LINCOLN, Neb. -- Nebraska environmental regulators have ordered Big Ox Energy to justify why its state air quality and storm water permits should not be revoked because of numerous violations and missed deadlines.
The Nebraska Department of Environmental Quality has asked the Wisconsin-based company to provide documentation of repairs and corrective actions taken at its South Sioux City biofuels plant to prevent repeated venting of hydrogen sulfide gas into the atmosphere and solid waste spills. Big Ox also must prove that it has quit storing solid waste outside the plant and show that it has removed waste that had been stockpiled there.
A hearing has been scheduled for May 15-17 in Lincoln.
Big Ox is cooperating with the NDEQ to resolve the issues and will continue to do so in advance of the May hearing, company spokesman Kevin Bradley said.
"We are continuing to have conversations with the NDEQ, working collaboratively to come up with resolutions," Bradley said.
In his order to show cause, NDEQ director Jim Macy laid out Big Ox's history of state, federal and city violations.
Beginning in December 2017 and as recently as January, the order said, Big Ox, which converts organic waste from local industries to methane, released liquid biomass foam from its digesters, through air emission points and over sides of the facility's roof 34 times. The sludge-like material also has run off the company's property.
During a Jan. 2 inspection, NDEQ inspectors found digester solids stockpiled on the site without adequate containment, in violation of its storm water permit. As of March 5, 5,500 tons of digester waste was stored outside the plant, and more was being added daily, the report said.
Other inspections have found open roof hatches and cracks and holes in the digester roofing that allowed uncontrolled emissions of biogases and hydrogen sulfide. Big Ox has yet to show that those cracks have been fixed, the NDEQ said.
NDEQ issued notices of violation to Big Ox for air quality permit violations on July 23, Aug. 16 and Nov. 7 in 2018 and storm water and pollutant discharge permit violations on June 20, 2018. A storm water permit violation was sent to Big Ox on Jan. 7.
The U.S. Environmental Protection Agency also has issued notices of noncompliance, findings of violations, administrative compliance orders or warning letters to the company four times from Oct. 4, 2017, to Feb. 8.
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The city of Sioux City, which accepts wastewater from Big Ox, also has issued the company notices of violations of its wastewater treatment permit with the city 16 times from June through February.
In many of the cases, Big Ox failed to meet deadlines to submit corrective plans and other records to the state, the order said, and the company has consistently submitted incomplete information, all in violation of its permits.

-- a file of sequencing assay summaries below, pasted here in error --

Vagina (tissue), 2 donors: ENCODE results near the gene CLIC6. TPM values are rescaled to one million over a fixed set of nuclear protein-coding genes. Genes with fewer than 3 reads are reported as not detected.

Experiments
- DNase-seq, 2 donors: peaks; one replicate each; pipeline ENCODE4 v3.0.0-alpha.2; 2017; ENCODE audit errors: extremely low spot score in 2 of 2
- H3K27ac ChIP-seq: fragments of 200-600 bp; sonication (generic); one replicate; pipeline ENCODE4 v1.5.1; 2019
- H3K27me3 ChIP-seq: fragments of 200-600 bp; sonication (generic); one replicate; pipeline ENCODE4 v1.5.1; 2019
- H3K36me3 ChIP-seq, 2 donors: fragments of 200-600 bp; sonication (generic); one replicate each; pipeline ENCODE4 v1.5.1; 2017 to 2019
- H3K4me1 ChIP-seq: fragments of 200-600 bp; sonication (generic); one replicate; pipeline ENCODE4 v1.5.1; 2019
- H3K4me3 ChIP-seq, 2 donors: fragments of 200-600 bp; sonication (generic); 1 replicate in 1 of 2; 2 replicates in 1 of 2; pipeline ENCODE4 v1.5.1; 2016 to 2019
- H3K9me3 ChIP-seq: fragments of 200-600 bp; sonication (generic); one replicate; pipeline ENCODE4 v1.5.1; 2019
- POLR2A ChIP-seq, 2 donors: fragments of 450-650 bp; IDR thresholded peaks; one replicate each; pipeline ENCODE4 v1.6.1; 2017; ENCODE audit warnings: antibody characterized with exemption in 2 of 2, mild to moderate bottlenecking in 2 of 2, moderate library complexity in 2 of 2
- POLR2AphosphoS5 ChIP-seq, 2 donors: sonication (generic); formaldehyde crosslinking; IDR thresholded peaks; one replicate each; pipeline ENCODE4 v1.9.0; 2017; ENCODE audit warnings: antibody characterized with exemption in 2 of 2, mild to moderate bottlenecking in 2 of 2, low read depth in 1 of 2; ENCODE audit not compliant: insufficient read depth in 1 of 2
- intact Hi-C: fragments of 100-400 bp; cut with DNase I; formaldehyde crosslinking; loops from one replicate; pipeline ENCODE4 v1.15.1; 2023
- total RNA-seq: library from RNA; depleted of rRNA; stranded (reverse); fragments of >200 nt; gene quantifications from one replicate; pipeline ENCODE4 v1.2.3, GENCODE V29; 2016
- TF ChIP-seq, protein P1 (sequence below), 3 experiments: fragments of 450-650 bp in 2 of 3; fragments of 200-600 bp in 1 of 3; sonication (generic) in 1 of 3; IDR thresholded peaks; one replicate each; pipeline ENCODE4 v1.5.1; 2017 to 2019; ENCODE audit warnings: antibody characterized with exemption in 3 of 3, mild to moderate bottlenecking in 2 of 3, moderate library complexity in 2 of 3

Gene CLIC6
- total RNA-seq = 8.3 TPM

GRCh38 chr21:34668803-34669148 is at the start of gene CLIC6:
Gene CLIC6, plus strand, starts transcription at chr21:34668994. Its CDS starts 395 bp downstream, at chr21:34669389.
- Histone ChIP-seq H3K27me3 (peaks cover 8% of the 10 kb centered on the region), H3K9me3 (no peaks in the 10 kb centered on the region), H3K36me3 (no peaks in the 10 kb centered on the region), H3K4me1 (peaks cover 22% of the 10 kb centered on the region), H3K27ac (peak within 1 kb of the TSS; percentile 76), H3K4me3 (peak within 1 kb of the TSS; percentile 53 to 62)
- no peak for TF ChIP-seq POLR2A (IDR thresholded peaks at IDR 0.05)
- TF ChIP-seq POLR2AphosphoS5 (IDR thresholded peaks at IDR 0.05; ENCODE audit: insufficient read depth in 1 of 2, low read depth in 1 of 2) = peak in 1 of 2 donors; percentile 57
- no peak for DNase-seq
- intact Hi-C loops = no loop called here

The NDEQ has asked that Big Ox provide it with a list of witnesses who will testify at the May hearing. The agency also has asked for several items of information, including a detailed report assessing the cause of the digester overflows, documentation that monitors inside the plant are being properly maintained and calibrated and a written description of actions taken to remove the waste stockpiles outside the plant.
Bradley said Big Ox intends to provide the agency with the information it has requested.
The hearing notice from the NDEQ comes days before Big Ox's industrial user wastewater discharge permit with Sioux City is up for renewal. That permit expires April 1, and city utilities director Mark Simms said Big Ox's application for renewal is currently under consideration.
"I assume that we'll reissue it, but it will have some additional stipulations," Simms said.
If the city does not reach a decision on Big Ox's permit renewal by April 1, the company will be able to continue to discharge wastewater into the Sioux City system, Simms said.
Big Ox has exceeded its daily limit of suspended solids discharged into Sioux City's wastewater treatment plant at least 33 times since June, though it has had no violations since January. The city has levied $77,500 in fines against Big Ox, which has yet to pay them, city records have shown.
Simms said he did not know until Tuesday that the NDEQ had ordered Big Ox to appear for the show cause hearing. He said he didn't know if that would have any effect on the city's upcoming decision on Big Ox's wastewater permit renewal application.
Since Big Ox began operations in September 2016, it has been the subject of numerous odor complains from South Sioux City residents living near the plant. A class action lawsuit has been filed against the company claiming that its odors are a nuisance and the result of negligence. A total of 15 homeowners have filed individual lawsuits against the company, claiming that toxic odors and gases backed up into their homes shortly after the plant began operations, causing health issues and making their homes uninhabitable.